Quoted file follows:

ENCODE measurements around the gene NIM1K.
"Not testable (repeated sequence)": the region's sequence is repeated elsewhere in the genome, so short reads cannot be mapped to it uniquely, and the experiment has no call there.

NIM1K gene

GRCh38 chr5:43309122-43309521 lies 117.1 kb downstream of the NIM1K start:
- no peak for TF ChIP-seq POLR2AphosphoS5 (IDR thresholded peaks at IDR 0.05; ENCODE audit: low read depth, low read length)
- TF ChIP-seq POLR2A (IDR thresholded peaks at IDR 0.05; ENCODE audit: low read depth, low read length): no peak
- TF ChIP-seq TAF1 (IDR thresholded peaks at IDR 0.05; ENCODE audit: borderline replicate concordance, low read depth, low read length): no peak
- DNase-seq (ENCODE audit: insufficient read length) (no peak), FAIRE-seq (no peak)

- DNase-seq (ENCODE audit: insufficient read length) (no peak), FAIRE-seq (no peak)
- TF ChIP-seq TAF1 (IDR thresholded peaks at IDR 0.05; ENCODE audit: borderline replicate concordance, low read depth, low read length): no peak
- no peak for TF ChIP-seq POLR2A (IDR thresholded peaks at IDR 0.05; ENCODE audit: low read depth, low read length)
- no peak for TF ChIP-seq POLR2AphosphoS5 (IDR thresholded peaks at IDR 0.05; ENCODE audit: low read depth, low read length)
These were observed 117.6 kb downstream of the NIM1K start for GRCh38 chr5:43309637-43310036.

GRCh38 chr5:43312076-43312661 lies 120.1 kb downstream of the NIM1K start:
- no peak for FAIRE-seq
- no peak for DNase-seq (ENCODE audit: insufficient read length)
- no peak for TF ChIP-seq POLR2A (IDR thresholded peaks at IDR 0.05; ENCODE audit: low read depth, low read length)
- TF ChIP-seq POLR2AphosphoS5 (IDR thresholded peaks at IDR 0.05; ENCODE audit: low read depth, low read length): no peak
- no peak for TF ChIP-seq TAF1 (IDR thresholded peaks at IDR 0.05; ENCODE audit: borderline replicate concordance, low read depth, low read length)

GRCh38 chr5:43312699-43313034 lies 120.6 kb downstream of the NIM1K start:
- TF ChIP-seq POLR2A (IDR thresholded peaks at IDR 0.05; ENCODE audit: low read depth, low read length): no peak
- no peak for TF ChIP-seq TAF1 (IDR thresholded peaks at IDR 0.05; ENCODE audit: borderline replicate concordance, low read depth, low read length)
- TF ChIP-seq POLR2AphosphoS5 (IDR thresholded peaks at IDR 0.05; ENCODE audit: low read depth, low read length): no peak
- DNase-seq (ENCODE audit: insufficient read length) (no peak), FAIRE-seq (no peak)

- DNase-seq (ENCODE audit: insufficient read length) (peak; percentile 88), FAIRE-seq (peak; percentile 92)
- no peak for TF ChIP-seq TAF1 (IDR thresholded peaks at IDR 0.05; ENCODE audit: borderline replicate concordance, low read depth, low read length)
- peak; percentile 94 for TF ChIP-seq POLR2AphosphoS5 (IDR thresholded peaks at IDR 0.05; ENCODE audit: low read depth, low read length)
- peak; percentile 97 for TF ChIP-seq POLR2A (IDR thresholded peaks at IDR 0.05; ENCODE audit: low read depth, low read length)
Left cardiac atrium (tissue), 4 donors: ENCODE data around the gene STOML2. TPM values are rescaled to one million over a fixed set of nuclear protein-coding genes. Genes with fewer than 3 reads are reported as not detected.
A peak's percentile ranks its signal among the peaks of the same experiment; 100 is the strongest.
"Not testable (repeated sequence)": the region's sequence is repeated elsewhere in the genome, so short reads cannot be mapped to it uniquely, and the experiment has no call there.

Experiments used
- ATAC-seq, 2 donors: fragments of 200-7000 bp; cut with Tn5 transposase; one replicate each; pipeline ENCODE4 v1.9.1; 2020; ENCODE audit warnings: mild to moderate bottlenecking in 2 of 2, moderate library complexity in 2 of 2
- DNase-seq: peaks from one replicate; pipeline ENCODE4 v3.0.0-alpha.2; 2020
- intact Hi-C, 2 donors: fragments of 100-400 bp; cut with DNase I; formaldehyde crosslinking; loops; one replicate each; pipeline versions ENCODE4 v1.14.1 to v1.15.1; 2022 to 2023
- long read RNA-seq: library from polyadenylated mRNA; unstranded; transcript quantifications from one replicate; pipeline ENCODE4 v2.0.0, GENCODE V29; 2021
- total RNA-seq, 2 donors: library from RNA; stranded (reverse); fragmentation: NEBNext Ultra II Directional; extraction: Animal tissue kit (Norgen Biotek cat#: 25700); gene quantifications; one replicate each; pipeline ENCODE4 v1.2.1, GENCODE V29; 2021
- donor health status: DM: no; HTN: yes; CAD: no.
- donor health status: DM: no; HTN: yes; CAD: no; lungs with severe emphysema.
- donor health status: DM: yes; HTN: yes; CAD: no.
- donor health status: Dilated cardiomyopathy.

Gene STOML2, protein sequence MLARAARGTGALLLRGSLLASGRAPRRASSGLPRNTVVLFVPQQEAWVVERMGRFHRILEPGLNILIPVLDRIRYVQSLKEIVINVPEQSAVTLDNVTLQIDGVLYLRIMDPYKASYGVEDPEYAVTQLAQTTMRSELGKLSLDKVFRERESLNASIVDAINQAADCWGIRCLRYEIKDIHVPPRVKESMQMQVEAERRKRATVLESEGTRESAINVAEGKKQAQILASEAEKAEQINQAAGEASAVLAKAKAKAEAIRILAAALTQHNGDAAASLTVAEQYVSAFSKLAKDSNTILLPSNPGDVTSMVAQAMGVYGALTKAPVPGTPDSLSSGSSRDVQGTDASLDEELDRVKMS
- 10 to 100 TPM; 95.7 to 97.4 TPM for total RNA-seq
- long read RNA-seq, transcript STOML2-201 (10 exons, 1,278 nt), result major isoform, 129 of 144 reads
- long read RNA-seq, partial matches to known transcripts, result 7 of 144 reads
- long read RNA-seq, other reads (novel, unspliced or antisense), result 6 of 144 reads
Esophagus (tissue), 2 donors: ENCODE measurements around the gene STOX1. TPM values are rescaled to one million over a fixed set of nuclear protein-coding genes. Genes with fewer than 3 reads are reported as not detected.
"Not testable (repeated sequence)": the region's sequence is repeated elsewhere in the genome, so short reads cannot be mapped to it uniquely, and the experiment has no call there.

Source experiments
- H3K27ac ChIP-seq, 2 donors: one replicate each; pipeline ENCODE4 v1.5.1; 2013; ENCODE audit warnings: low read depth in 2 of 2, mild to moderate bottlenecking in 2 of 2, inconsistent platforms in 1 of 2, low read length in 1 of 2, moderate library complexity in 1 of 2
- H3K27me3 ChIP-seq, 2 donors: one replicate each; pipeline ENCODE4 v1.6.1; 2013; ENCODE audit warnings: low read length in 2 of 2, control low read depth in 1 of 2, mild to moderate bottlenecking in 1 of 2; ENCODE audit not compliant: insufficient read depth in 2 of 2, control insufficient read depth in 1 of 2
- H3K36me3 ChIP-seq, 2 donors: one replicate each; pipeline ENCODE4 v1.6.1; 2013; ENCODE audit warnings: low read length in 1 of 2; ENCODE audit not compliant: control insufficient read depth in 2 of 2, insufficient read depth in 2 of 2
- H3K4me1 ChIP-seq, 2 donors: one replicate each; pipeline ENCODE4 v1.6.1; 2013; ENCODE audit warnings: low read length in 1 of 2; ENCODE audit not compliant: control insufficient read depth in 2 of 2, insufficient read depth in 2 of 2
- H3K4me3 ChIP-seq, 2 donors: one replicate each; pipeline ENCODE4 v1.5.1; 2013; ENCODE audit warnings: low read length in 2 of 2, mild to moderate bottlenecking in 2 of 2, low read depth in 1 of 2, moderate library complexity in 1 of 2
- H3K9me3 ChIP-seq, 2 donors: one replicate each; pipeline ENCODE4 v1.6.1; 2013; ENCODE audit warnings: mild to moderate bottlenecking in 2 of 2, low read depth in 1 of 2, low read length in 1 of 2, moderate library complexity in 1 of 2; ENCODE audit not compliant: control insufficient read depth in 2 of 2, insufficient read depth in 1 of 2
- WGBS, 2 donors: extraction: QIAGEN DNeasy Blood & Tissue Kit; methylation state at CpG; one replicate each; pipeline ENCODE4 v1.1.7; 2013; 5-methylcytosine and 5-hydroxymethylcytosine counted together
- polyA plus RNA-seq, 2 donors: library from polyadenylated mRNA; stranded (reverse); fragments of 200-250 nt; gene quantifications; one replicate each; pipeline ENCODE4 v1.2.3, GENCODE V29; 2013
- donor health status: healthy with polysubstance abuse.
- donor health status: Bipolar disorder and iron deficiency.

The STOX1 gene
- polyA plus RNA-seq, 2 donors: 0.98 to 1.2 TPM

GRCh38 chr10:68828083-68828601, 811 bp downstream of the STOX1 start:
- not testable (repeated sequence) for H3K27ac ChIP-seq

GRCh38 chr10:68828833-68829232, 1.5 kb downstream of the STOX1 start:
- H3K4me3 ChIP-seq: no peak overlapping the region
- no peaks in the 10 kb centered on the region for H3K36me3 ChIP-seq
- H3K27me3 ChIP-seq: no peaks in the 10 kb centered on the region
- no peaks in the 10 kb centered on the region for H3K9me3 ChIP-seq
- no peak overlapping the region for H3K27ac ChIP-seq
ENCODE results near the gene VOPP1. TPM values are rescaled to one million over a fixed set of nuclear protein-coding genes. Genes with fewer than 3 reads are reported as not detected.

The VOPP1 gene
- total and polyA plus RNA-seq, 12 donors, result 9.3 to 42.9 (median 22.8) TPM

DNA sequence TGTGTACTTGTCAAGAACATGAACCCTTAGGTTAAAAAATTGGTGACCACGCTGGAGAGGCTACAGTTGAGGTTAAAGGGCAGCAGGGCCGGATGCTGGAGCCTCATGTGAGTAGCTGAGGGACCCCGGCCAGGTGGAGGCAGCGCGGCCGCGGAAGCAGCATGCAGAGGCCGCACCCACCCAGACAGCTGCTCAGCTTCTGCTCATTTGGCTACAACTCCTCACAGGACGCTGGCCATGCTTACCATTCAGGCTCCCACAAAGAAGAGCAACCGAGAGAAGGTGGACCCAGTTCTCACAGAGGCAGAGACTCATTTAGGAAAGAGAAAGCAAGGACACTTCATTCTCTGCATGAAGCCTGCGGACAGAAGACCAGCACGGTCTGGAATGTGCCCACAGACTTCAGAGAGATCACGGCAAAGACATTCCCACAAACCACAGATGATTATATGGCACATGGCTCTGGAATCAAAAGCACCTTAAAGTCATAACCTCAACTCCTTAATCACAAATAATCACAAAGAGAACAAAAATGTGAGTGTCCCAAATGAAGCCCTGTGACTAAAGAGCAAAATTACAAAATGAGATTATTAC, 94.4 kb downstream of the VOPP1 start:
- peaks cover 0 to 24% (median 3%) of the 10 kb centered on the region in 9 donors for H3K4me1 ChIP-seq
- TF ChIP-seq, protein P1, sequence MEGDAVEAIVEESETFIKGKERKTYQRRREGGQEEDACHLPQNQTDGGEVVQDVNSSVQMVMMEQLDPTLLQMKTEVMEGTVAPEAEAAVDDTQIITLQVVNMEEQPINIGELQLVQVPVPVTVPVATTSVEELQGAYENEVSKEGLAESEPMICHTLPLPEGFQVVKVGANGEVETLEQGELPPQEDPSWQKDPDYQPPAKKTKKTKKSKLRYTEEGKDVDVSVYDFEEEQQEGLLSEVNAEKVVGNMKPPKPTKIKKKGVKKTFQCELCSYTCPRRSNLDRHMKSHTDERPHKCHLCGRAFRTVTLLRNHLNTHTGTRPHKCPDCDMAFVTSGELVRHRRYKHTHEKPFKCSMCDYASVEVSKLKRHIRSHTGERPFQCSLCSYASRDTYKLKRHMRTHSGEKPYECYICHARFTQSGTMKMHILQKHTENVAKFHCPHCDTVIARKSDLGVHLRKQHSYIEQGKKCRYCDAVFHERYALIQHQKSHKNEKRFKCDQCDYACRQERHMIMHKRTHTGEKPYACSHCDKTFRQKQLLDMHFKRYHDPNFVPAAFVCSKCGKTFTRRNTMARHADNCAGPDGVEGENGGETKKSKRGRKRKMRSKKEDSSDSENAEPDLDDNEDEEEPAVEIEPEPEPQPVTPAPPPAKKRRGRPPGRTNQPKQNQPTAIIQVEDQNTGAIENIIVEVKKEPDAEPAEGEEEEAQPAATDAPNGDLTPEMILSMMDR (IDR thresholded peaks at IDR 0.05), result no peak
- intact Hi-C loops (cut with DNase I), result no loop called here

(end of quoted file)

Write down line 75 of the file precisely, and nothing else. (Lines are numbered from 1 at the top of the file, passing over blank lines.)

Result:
- TF ChIP-seq, protein P1, sequence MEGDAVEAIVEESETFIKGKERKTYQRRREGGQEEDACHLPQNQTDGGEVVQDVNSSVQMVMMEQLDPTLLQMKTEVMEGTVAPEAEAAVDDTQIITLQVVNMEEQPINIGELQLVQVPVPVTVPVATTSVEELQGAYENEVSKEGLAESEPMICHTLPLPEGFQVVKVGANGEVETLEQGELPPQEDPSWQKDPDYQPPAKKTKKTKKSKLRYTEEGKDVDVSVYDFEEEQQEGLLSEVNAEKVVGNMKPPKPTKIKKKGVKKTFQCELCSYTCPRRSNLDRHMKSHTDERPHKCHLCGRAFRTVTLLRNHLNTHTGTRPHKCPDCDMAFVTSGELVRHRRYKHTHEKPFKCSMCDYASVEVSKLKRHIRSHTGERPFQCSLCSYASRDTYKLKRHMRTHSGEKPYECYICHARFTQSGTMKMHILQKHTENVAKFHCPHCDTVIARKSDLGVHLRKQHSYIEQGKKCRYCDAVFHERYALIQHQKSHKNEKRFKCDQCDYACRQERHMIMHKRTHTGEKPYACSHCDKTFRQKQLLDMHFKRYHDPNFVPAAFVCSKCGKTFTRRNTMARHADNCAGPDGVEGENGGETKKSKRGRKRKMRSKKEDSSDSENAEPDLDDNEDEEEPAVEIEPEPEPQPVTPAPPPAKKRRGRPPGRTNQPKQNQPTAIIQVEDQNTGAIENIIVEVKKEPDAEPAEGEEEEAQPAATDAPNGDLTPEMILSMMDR (IDR thresholded peaks at IDR 0.05), result no peak